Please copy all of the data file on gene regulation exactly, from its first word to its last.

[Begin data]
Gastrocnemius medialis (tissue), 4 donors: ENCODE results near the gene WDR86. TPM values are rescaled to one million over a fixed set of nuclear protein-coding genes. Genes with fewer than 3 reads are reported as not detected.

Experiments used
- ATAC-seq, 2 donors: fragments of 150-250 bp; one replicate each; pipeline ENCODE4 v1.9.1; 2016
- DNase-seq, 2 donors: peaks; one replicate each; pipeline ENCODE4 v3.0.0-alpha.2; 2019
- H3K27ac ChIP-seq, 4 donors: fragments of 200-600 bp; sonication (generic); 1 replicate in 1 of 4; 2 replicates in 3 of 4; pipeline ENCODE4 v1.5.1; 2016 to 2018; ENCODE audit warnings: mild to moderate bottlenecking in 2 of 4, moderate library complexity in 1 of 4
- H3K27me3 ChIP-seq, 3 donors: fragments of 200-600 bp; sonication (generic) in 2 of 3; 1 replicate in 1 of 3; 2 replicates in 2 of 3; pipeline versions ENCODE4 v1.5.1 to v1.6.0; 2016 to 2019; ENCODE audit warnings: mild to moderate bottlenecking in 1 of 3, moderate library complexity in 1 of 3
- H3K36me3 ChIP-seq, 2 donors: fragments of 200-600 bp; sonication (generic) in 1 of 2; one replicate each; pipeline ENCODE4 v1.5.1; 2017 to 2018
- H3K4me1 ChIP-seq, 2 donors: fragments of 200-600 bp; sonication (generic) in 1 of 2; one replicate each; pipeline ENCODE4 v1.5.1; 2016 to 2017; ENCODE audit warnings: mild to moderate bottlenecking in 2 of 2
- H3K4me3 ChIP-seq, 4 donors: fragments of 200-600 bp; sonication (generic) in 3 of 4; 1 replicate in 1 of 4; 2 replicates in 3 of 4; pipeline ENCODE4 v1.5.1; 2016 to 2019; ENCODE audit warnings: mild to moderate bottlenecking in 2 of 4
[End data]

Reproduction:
Gastrocnemius medialis (tissue), 4 donors: ENCODE results near the gene WDR86. TPM values are rescaled to one million over a fixed set of nuclear protein-coding genes. Genes with fewer than 3 reads are reported as not detected.

Experiments used
- ATAC-seq, 2 donors: fragments of 150-250 bp; one replicate each; pipeline ENCODE4 v1.9.1; 2016
- DNase-seq, 2 donors: peaks; one replicate each; pipeline ENCODE4 v3.0.0-alpha.2; 2019
- H3K27ac ChIP-seq, 4 donors: fragments of 200-600 bp; sonication (generic); 1 replicate in 1 of 4; 2 replicates in 3 of 4; pipeline ENCODE4 v1.5.1; 2016 to 2018; ENCODE audit warnings: mild to moderate bottlenecking in 2 of 4, moderate library complexity in 1 of 4
- H3K27me3 ChIP-seq, 3 donors: fragments of 200-600 bp; sonication (generic) in 2 of 3; 1 replicate in 1 of 3; 2 replicates in 2 of 3; pipeline versions ENCODE4 v1.5.1 to v1.6.0; 2016 to 2019; ENCODE audit warnings: mild to moderate bottlenecking in 1 of 3, moderate library complexity in 1 of 3
- H3K36me3 ChIP-seq, 2 donors: fragments of 200-600 bp; sonication (generic) in 1 of 2; one replicate each; pipeline ENCODE4 v1.5.1; 2017 to 2018
- H3K4me1 ChIP-seq, 2 donors: fragments of 200-600 bp; sonication (generic) in 1 of 2; one replicate each; pipeline ENCODE4 v1.5.1; 2016 to 2017; ENCODE audit warnings: mild to moderate bottlenecking in 2 of 2
- H3K4me3 ChIP-seq, 4 donors: fragments of 200-600 bp; sonication (generic) in 3 of 4; 1 replicate in 1 of 4; 2 replicates in 3 of 4; pipeline ENCODE4 v1.5.1; 2016 to 2019; ENCODE audit warnings: mild to moderate bottlenecking in 2 of 4